Hot war

The Ground Force under the Eastern Theatre Command of China's People's Liberation Army (PLA) conducts a long-range live-fire drill into the Taiwan Strait, from an undisclosed location in this handout released on 4 August 2022. (Eastern Theatre Command/Handout via Reuters)

Implications of the Russia-Ukraine war for the People’s Liberation Army

The People's Liberation Army (PLA) is closely watching the ongoing Russia-Ukraine war, with the Russian army continuing to meet stubborn resistance from the Ukrainian forces. Japanese academic Sugiura Yasuyuki examines how the PLA is learning from the crisis and reevaluating its military doctrine in the case of Taiwan, especially following the recent visit to Taiwan by US House Speaker Nancy Pelosi.
Burnt cars are pictured through the glass of a damaged car in Saltivka neighbourhood, amid Russia's attack on Ukraine, in Kharkiv, Ukraine, 10 May 2022. (Ricardo Moraes/Reuters)

Russia-Ukraine war has triggered another split in China-US relations

Economics professor Zhu Ying observes that since US-China relations reached their high point after former President Trump's visit to Beijing in 2017, China-US relations have seen three splits, each driven by the trade war, the pandemic and the war in Ukraine respectively. Amid tense relations and set identities that have been formed, one can only hope that the US and China do not stumble into a hot war.
A boy stands next to a wrecked vehicle in front of an apartment building damaged during the Russia-Ukraine conflict in the southern port city of Mariupol, Ukraine, 24 April 2022. (Alexander Ermochenko/Reuters)

Neither will submit: Why the Russia-Ukraine war will be the cruellest since World War II

As much as the world wants an end to the Russia-Ukraine war, Chinese professor Zhu Ying notes that in the current situation, given Russian nationalism and Ukrainian grit, it is very unlikely that peace terms can be negotiated at this point. Russian President Vladimir Putin has a point to prove, while Ukrainian President Volodymyr Zelenskyy is also determined not to give in.
A colour illustration on 8 April 1884 shows the Battle of Fuzhou, with a shower of gunfire from French vessels and the Fujian Fleet either sinking or damaged.

[Picture story] The Sino-French War of 1884 and the collapse of Western colonialism

Historical photo collector Hsu Chung-mao notes that the Sino-French War showed the weaknesses of Western colonial powers, particularly France. This ultimately led to the end of colonialism following World War II.
A man holds the US and China flags in a Lunar New Year ceremony in Chinatown on 12 February 2021 in New York City. (Spencer Platt/AFP)

'Cold peace' in China-US relations: Who will get the last laugh?

US-based researcher Wei Da notes that China-US relations are at risk of stagnating and reaching a state of "cold peace" with the current development. While China has been making friendly overtures to the US, it is also signalling that the ball is in the US’s court. Would any side give space to the other? Who will benefit from such a situation?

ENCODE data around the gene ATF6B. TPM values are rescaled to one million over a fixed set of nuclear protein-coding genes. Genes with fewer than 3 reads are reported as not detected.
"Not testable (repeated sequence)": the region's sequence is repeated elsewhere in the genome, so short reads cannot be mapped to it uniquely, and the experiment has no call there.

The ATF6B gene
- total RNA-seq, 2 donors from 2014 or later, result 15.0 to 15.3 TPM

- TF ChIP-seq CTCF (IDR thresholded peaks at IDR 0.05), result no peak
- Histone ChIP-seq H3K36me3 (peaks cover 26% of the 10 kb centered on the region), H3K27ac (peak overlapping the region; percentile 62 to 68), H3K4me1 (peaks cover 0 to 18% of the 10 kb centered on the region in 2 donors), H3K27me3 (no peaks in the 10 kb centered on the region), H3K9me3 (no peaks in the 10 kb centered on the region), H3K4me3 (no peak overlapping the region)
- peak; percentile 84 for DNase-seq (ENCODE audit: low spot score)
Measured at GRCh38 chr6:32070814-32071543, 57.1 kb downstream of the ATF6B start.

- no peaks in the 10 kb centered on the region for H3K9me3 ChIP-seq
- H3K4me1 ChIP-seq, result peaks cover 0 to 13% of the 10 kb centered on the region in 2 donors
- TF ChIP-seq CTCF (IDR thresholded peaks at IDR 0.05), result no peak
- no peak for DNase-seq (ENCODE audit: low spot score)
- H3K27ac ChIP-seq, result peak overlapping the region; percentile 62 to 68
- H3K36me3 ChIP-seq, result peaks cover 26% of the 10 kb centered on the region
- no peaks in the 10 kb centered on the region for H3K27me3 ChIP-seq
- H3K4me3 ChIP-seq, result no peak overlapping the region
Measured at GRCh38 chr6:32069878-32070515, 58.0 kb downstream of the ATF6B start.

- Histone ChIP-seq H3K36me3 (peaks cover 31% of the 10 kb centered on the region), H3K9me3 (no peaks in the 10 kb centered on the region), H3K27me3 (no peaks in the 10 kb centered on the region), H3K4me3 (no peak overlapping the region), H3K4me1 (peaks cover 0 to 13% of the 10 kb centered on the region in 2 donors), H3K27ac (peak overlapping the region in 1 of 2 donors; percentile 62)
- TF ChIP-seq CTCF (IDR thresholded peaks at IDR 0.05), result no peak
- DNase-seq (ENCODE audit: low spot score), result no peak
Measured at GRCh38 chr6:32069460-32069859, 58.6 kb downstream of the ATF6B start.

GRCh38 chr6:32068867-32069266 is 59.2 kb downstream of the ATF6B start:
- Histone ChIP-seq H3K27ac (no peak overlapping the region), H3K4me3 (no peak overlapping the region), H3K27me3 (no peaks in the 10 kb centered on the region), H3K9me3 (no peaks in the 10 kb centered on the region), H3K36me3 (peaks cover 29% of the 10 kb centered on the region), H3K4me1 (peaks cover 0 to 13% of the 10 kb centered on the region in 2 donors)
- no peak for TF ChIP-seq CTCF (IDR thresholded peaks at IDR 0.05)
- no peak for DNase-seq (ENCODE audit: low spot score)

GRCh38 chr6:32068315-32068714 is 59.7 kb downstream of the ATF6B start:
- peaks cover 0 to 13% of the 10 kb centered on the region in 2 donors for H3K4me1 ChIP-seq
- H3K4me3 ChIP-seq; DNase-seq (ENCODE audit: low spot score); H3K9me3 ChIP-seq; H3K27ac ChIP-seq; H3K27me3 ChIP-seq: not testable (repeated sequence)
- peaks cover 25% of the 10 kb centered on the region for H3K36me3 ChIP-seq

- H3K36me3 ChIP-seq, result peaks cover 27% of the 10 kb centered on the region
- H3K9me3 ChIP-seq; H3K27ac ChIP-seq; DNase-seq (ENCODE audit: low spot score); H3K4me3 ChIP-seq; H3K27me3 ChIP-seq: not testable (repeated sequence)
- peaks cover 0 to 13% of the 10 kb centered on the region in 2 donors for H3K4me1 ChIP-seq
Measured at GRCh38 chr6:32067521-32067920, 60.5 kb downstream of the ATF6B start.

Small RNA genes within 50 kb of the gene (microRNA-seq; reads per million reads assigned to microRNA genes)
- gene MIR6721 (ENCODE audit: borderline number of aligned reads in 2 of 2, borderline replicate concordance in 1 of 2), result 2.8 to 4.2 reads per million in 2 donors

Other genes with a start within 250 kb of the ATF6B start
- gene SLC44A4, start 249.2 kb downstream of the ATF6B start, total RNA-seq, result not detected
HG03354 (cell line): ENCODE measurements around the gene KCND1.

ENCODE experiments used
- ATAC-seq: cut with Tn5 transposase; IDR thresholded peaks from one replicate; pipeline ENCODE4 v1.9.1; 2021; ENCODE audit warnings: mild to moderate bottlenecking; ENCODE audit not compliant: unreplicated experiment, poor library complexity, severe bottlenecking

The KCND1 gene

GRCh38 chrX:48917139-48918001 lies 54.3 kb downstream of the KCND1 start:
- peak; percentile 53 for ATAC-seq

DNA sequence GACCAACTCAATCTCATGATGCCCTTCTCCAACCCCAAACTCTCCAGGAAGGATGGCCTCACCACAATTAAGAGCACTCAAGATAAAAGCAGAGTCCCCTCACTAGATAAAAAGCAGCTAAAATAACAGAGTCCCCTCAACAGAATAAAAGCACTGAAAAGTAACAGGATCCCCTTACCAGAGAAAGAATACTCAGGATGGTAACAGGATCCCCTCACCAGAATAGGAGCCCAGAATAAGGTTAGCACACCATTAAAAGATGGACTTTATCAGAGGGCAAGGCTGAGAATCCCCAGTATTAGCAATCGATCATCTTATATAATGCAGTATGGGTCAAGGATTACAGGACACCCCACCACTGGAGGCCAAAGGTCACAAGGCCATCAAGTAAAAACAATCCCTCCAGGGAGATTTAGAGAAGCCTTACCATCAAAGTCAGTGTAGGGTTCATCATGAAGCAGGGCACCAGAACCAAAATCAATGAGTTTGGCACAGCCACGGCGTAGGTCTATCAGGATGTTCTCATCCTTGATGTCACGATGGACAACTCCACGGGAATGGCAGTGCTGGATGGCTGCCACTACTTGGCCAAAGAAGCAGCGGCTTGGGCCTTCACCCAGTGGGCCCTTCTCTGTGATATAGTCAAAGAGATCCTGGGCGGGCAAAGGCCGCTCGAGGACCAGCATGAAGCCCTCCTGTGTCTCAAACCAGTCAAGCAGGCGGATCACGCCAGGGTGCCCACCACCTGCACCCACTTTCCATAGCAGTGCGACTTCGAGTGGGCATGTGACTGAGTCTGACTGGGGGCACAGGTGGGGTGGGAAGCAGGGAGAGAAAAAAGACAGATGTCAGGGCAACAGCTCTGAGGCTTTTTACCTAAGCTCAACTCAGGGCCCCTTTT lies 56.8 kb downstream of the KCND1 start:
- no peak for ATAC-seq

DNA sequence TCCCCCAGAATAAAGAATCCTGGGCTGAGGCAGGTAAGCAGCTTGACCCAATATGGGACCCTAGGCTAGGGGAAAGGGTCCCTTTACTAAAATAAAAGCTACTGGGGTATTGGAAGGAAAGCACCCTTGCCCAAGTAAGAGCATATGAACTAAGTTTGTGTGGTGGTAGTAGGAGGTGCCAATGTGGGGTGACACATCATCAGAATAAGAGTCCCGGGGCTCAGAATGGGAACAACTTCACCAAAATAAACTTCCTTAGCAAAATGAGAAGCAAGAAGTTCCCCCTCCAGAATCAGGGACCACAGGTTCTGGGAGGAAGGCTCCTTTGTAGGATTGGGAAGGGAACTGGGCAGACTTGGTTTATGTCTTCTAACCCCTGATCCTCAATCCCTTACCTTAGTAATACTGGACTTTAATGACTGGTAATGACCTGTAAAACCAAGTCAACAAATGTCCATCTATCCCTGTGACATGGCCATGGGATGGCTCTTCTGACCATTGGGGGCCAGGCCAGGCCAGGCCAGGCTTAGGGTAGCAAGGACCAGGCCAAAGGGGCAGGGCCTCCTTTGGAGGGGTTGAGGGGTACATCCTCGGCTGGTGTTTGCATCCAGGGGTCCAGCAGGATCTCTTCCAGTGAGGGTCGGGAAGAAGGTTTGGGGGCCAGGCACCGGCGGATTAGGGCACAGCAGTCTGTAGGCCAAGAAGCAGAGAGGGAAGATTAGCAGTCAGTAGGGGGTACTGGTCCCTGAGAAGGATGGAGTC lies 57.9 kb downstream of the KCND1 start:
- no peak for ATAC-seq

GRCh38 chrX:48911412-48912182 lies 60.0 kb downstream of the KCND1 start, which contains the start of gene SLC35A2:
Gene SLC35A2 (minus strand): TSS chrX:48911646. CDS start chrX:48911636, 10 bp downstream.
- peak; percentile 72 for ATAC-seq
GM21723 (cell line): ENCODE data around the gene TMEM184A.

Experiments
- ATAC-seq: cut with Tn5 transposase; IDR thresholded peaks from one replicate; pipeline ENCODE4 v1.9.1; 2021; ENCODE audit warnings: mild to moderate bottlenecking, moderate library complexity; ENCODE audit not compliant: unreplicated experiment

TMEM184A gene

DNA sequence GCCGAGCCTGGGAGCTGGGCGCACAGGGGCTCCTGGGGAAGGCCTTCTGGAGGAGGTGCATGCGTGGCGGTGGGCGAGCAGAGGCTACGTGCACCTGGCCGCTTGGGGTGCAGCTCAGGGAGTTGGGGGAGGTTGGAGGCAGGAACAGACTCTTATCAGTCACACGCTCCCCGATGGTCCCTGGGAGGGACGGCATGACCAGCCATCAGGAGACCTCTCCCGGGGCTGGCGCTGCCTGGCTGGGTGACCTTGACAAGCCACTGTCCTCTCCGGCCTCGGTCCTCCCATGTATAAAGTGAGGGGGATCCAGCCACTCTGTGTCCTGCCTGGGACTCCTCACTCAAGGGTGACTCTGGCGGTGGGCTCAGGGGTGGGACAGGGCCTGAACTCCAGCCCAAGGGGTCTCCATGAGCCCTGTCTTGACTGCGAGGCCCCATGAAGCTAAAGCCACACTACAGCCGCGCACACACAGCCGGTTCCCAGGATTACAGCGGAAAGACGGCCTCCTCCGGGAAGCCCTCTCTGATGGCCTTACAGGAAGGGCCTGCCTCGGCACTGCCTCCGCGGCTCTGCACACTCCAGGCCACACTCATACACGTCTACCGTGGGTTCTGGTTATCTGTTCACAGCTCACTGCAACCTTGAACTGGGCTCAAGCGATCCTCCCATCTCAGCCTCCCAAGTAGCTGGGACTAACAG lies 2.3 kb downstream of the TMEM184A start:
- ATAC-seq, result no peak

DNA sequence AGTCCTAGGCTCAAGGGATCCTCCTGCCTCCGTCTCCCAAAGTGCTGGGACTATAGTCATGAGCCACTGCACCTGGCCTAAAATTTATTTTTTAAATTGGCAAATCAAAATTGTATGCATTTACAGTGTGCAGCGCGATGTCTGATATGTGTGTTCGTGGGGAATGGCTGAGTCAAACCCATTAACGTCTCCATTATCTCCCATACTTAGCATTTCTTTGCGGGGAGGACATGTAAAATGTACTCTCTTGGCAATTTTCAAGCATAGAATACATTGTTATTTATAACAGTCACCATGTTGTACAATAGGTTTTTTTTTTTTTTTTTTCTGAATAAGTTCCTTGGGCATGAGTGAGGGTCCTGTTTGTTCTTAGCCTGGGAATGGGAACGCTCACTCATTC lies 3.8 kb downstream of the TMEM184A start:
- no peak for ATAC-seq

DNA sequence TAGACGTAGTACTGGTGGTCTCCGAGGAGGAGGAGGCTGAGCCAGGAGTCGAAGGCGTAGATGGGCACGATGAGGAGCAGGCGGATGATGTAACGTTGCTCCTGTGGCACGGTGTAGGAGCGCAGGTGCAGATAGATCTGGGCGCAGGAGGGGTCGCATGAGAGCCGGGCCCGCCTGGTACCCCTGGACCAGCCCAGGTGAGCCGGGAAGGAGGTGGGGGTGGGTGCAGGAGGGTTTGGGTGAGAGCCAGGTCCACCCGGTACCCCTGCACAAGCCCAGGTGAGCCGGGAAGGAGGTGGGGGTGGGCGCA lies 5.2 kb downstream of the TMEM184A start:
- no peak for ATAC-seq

The cheers from the civilian Russians show that to Russia, there was no doubt of victory in the war. They called the Japanese “yellow monkeys”, and believed that Japan was too weak to dare to attack. They thought the Russian army had the absolute advantage and winning was just a matter of time.

[Photo story] Russo-Japanese War: A war fought on Chinese soil and its hard lessons

The Russo-Japanese War was in fact not fought in either Russia or Japan, but in China. It was the culmination of a fierce rivalry between a Eurasian power and an Asian country that showed it could hold its own against a much bigger opponent. Historical photo collector Hsu Chung-mao takes us through a painful period in history that saw many Chinese lives taken.
A wheat field in Chishang Township, Taitung County. (Facebook/蔣勳)

Taiwanese art historian: My mother waited for her soldier husband to return from war, just like Wang Baochuan

In today’s era, we get instant gratification through a swipe of the phone or a flick of the switch. Could we have done what Tang dynasty wife Wang Baochuan did and waited 18 long years — without phone, wifi or video apps — for her husband Xue Pinggui to return home? Taiwanese art historian Chiang Hsun knows his army wife mother could. It was she who taught him about “Baochuan vegetables”: the stubborn weed of Taiwanese purslane that won’t be stamped out; the pure love that asks for neither company nor reward.
This photo taken on 21 October 2020 shows a mural painted on a wall on Taiwan's Kinmen Island. (Sam Yeh/AFP)

China-US relations: ‘Strategic clarity’ on Taiwan may lead to hot war

The three communiques in US-China relations gave both the US and China a certain cloak of strategic ambiguity, but with senior members of the US government appearing to go against the tenets and China stubbornly holding the US to its clauses, what is left seems to be stark, opposing positions that make drifting into hot war all the more likely.
Members of the PLA Honour Guard attend a flag-raising ceremony at Tiananmen Square on National Day to mark the 71st anniversary of the founding of People's Republic of China, in Beijing, China, 1 October 2020. (Carlos Garcia Rawlins/Reuters)

50 years later, is China ‘preparing for war’ again?

In China’s just-released "14th Five-Year Plan (2021-2025) for National Economic and Social Development and the Long-Range Objectives Through the Year 2035", the centennial goal of modernising the PLA by the latter’s 100th anniversary in 2027 was set out. In the face of headwinds caused by turbulent US-China relations, does this spell China’s hardened mindset of getting prepared for war? What impact will such defensive thinking have on China and the world in the next 15 years?